Damian Chalmers

Damian Chalmers is the Geoffrey Bartholomew Chair of Law and Regional Integration and of EU law at the National University of Singapore. He has been Vice Dean of Research at the Law Faculty there for four years and head of the research cluster on ASEAN Law at its Centre for International Law. Prior to that, he was Professor of EU Law at the London School of Economics and Political Science where he was Head of its European Institute and Jean Monnet Centre for four years. He has been co-editor of the European Law Review, and has held Visiting Appointments at a number of universities including Central European University, di Tella, FGV,  Fudan, Melbourne, Michigan and Trento, as well as being a previous Strauss Fellow at NYU.

Contact: dc2448@nyu.edu

Research Project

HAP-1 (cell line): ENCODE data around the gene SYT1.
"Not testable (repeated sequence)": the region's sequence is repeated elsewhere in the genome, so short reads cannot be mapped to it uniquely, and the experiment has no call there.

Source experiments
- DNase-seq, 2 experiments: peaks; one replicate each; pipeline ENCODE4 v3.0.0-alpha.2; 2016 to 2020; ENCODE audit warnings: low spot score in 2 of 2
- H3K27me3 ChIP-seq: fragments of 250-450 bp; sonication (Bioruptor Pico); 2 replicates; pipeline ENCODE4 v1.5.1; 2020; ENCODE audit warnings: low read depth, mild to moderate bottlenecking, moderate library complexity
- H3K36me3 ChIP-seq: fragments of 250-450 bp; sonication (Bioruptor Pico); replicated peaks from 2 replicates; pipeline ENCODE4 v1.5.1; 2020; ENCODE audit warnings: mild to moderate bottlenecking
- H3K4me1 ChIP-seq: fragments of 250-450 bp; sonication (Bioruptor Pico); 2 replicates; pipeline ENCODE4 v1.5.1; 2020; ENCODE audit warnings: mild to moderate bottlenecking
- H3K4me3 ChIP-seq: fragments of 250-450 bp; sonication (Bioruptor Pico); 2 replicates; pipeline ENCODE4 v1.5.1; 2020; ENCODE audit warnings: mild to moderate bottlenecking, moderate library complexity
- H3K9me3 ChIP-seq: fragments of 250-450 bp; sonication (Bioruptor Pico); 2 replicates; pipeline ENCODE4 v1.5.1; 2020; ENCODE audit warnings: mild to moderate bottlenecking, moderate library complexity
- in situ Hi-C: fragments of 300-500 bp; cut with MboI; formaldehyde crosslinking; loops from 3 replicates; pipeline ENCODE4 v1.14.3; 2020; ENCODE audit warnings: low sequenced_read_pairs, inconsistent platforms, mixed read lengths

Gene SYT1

The Political Economy of Competition Regulation in the Global South. Competition laws around the world are, on paper, often very similar. However, the ways in which these laws are acted out by competition authorities varies considerably. This study addresses this paradox. It asks what shapes the performance and authority of competition regulation in the Global South. It hypothesises that international pressures induce domestic authorities to address two significant questions: the extent of market change to be realised by a competition policy and the political salience of this policy. The interplay between these questions lead to four types of regime: economic democracy (significant market change, high political salience); transnational technique (significant market change, low political salience); elite dominance (limited market change, high political salience); simulacrum (limited market change, low political salience). However, these authorities must rely on networks of actors to provide them with the resources and authority to drive these regimes. A conditions for these actors participating in these regimes is that the latter are sufficiently elaborate and stable to grant the latter some clarity about what the regime can offer it. This leads each of these regimes a number of distinct institutional and legal properties.  Economic democracy involves widely based networks of actors  and a competition law that covers all sectors of activity and all types of conduct, but is normatively quite fluid. Transnational technique involves close networks of administrative actors and market entrants or downmarket players. It focuses on vertical restraints and mergers. Elite dominance involves networks of administrative and industrial incumbents. It focuses on small-scale cartels and foreign mergers. Finally, simulacrum involves networks of existing political and administrative incumbents who set up regulatory structures, which do or achieve little. This study explores these hypotheses through researching eight competition regimes in South America and South East Asia.